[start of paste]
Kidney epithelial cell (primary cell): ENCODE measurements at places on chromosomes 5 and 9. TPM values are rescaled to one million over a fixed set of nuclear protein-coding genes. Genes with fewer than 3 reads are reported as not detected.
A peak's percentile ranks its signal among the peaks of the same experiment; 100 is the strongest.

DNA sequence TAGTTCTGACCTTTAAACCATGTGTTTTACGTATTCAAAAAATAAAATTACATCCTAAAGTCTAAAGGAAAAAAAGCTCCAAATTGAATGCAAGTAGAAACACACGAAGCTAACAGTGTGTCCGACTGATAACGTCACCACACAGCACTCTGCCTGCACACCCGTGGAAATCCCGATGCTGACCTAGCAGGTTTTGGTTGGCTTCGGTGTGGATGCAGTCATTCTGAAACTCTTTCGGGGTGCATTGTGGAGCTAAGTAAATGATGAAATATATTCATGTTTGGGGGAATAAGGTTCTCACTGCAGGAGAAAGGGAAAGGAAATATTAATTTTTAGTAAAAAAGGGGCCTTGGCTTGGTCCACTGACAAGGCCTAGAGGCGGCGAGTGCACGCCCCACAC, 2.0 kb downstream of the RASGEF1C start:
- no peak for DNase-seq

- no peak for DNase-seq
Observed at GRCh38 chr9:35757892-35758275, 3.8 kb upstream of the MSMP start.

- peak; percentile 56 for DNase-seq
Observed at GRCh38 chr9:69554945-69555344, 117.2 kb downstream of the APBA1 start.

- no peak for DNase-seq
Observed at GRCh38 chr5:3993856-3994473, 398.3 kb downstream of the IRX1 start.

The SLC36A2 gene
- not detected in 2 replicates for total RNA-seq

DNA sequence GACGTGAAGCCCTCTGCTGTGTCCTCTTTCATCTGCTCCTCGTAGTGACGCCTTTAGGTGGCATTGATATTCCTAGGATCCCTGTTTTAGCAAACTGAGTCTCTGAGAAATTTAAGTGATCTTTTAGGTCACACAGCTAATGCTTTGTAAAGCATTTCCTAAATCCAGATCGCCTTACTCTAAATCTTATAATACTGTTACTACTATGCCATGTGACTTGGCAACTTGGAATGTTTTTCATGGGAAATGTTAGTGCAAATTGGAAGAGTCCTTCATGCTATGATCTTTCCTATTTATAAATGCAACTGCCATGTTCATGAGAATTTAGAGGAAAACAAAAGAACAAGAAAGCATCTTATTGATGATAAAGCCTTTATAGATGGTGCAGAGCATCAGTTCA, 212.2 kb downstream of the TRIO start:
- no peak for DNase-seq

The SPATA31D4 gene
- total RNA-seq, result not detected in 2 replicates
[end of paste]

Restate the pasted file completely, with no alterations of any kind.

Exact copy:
Kidney epithelial cell (primary cell): ENCODE measurements at places on chromosomes 5 and 9. TPM values are rescaled to one million over a fixed set of nuclear protein-coding genes. Genes with fewer than 3 reads are reported as not detected.
A peak's percentile ranks its signal among the peaks of the same experiment; 100 is the strongest.

DNA sequence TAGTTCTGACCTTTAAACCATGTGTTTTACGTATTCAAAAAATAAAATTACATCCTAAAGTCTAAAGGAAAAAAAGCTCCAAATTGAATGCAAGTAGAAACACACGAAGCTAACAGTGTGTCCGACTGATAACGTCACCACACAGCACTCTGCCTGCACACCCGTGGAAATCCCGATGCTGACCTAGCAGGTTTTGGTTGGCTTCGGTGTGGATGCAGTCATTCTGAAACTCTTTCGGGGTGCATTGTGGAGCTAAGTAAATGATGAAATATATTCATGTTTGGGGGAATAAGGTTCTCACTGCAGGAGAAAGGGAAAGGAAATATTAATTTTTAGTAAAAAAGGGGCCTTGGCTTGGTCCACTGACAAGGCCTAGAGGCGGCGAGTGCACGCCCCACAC, 2.0 kb downstream of the RASGEF1C start:
- no peak for DNase-seq

- no peak for DNase-seq
Observed at GRCh38 chr9:35757892-35758275, 3.8 kb upstream of the MSMP start.

- peak; percentile 56 for DNase-seq
Observed at GRCh38 chr9:69554945-69555344, 117.2 kb downstream of the APBA1 start.

- no peak for DNase-seq
Observed at GRCh38 chr5:3993856-3994473, 398.3 kb downstream of the IRX1 start.

The SLC36A2 gene
- not detected in 2 replicates for total RNA-seq

DNA sequence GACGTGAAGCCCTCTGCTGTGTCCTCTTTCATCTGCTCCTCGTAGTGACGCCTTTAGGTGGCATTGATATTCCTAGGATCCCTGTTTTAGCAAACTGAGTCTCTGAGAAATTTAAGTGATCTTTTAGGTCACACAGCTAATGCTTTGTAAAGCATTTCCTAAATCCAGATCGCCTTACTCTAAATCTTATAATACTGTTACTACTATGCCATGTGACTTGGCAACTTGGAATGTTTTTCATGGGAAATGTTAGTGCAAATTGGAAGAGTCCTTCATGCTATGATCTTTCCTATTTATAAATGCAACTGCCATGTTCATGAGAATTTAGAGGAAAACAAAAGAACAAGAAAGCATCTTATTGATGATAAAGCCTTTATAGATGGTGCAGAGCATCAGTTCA, 212.2 kb downstream of the TRIO start:
- no peak for DNase-seq

The SPATA31D4 gene
- total RNA-seq, result not detected in 2 replicates